The game was just released today, 7/22/13, for the Windows and Mac though the Leap Motion Airspace Store. It will be released on 7/31/13 for the OUYA console, and 8/1/13 for the iOS and Android mobile devices. It will be available for $2.99 for all versions  of the game.


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Tagros’ Thoughts: The League of Psychosis


Well, it has not only been a pretty eventful week in gaming for me personally, and with Pax Prime tickets going on (and promptly off) line, it seems like the world of games has been quite busy as well.  The past few weeks for me have been mainly midterms and stuff in school, but the time that I have spent in the gaming sphere has been largely divided between two games, those being  Psychonauts on one hand, and League of Legends on the other.

One of the main characters that I have found myself interested in is Nocturne

Now, I promise that I am not going to turn this blog into a weekly addition of what I have been doing in League of Legends, but I want to say that after playing for a week or so, I have started to like the game a bit more.  I have a few close friends that I play with (that also happen to be Blargnauts), and I honestly think that if it weren’t for them, I would not be as interested as I am in this game, but because I get to play with some of the Blargnauts, it makes it easier for me (a beginner) to not only get into the game, but also to want to continue playing.

The second game that I have been playing that I feel will come with a little less community outrage is Psychonauts, which I can finally play now that I have a semi decent computer that can handle games.  This is actually the first Double Fine game that I have really gotten into (I played a little bit of Brutal Legend, but not too much), and thus far I am really liking it.  The style of pretty much every Double Fine game is very unique, and Psychonauts is certainly no different.  It feels kind of odd getting into a game so late after it has come out, but it is definitely entertaining, and if you want to play this game, there is really nothing like it out on the market today.  I’ve put about an hour into it thus far (got through Coach Oleanders first mind puzzle), and I certainly plan on going back to it in the near future, so look forward to more of that!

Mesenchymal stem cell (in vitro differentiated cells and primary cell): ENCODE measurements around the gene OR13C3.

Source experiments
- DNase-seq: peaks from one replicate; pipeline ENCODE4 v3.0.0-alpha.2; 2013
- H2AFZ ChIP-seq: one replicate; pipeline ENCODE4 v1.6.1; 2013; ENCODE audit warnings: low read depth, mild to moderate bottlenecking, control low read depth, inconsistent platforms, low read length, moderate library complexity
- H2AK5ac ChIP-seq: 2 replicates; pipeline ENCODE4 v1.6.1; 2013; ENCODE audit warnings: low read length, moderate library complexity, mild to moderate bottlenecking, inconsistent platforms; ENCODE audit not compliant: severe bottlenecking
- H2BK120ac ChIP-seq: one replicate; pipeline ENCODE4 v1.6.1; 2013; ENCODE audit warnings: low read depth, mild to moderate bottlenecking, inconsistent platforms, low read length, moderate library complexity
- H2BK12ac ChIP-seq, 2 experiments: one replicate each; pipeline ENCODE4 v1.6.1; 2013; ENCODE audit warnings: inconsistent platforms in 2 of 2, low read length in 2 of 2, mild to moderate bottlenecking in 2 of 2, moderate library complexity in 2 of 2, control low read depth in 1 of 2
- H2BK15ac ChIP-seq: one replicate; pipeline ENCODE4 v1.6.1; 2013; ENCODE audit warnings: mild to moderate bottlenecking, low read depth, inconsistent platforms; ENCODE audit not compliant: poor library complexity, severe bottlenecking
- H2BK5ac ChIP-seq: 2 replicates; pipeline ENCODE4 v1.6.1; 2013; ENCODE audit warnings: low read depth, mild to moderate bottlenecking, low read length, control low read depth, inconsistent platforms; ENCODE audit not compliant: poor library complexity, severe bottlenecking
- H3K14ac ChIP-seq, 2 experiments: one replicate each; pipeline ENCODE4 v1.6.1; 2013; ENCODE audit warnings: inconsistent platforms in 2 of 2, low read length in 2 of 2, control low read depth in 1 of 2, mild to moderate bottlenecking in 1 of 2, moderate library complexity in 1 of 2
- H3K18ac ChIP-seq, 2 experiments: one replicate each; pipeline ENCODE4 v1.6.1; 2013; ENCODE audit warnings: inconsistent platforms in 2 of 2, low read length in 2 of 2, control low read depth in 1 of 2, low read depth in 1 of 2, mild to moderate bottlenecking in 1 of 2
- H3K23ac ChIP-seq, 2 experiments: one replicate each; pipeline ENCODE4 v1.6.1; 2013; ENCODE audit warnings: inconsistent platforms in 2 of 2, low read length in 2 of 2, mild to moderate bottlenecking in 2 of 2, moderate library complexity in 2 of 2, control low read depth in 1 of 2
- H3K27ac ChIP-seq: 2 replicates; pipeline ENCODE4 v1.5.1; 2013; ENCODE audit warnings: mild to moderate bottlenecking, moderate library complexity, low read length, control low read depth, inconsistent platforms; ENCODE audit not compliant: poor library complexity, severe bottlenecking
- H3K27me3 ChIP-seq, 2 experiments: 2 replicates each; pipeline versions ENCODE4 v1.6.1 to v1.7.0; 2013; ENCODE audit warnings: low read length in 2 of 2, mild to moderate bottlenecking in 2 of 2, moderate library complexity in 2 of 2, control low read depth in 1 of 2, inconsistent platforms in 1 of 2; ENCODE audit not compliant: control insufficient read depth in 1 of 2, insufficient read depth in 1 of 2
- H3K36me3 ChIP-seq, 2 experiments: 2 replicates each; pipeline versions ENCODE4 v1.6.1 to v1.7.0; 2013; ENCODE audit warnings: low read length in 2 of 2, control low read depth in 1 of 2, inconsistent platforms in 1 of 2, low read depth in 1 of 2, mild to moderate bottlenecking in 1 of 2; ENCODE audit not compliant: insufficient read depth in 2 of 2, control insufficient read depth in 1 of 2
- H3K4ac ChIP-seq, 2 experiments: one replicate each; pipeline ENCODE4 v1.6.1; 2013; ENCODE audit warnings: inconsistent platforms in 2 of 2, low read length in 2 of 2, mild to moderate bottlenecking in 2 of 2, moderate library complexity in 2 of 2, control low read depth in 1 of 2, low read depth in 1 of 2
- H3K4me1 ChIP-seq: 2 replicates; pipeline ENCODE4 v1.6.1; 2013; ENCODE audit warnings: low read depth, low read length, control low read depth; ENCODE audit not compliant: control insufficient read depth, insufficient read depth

From the wonderfully dysfunctional mind of Tim Schafer comes.... Psychonauts!

For those who have been reading most of my blogs, I am hoping to change things up a bit in the very near future, so please stay tuned as I have some very interesting changes that I hope to be implementing very soon!  As far as the future of my gaming and where the blog will go, I hope to have my ticket to Pax Prime by the next blog post that I make, but with everything that has been going on over at the penny arcade offices, it may be a little bit longer.  We shall see where the gaming world takes us, but until then…

Happy Gaming!